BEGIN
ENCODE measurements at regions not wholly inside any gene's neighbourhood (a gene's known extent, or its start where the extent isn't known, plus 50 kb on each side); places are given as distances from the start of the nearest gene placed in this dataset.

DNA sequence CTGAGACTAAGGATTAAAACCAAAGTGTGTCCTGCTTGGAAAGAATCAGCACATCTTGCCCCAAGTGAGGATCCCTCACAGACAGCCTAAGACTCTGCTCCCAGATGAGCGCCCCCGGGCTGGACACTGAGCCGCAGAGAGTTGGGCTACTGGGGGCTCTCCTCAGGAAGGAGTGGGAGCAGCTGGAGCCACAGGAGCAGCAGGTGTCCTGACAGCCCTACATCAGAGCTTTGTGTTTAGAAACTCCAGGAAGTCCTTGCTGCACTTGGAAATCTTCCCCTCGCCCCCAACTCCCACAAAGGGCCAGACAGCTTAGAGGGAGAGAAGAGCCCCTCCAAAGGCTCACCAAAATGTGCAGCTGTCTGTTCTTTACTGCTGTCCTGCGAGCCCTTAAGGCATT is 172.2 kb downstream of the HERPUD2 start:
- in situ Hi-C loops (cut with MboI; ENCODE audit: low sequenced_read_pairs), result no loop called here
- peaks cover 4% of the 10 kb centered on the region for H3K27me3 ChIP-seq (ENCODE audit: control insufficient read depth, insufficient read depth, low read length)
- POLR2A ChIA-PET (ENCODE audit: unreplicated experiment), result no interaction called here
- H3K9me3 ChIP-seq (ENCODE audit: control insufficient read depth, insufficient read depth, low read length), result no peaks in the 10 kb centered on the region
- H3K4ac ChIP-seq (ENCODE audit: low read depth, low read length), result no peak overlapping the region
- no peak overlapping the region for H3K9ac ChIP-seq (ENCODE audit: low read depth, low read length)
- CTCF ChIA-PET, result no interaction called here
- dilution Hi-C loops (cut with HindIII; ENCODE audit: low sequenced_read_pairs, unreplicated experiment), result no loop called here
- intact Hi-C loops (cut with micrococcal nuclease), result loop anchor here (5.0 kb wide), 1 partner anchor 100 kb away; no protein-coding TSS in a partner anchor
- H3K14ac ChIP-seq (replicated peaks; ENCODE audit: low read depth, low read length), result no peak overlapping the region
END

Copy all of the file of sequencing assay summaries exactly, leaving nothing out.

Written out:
ENCODE measurements at regions not wholly inside any gene's neighbourhood (a gene's known extent, or its start where the extent isn't known, plus 50 kb on each side); places are given as distances from the start of the nearest gene placed in this dataset.

DNA sequence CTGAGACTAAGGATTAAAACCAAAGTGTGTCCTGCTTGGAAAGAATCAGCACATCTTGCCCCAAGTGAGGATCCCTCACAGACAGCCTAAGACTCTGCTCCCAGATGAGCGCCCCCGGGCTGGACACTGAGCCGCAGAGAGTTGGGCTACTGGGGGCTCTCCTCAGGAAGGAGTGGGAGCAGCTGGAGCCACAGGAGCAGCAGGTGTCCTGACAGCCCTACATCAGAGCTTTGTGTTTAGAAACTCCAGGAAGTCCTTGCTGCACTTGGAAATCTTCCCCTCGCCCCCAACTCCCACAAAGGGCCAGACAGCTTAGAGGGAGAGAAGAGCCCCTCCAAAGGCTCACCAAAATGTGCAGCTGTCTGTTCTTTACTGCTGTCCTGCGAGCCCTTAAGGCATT is 172.2 kb downstream of the HERPUD2 start:
- in situ Hi-C loops (cut with MboI; ENCODE audit: low sequenced_read_pairs), result no loop called here
- peaks cover 4% of the 10 kb centered on the region for H3K27me3 ChIP-seq (ENCODE audit: control insufficient read depth, insufficient read depth, low read length)
- POLR2A ChIA-PET (ENCODE audit: unreplicated experiment), result no interaction called here
- H3K9me3 ChIP-seq (ENCODE audit: control insufficient read depth, insufficient read depth, low read length), result no peaks in the 10 kb centered on the region
- H3K4ac ChIP-seq (ENCODE audit: low read depth, low read length), result no peak overlapping the region
- no peak overlapping the region for H3K9ac ChIP-seq (ENCODE audit: low read depth, low read length)
- CTCF ChIA-PET, result no interaction called here
- dilution Hi-C loops (cut with HindIII; ENCODE audit: low sequenced_read_pairs, unreplicated experiment), result no loop called here
- intact Hi-C loops (cut with micrococcal nuclease), result loop anchor here (5.0 kb wide), 1 partner anchor 100 kb away; no protein-coding TSS in a partner anchor
- H3K14ac ChIP-seq (replicated peaks; ENCODE audit: low read depth, low read length), result no peak overlapping the region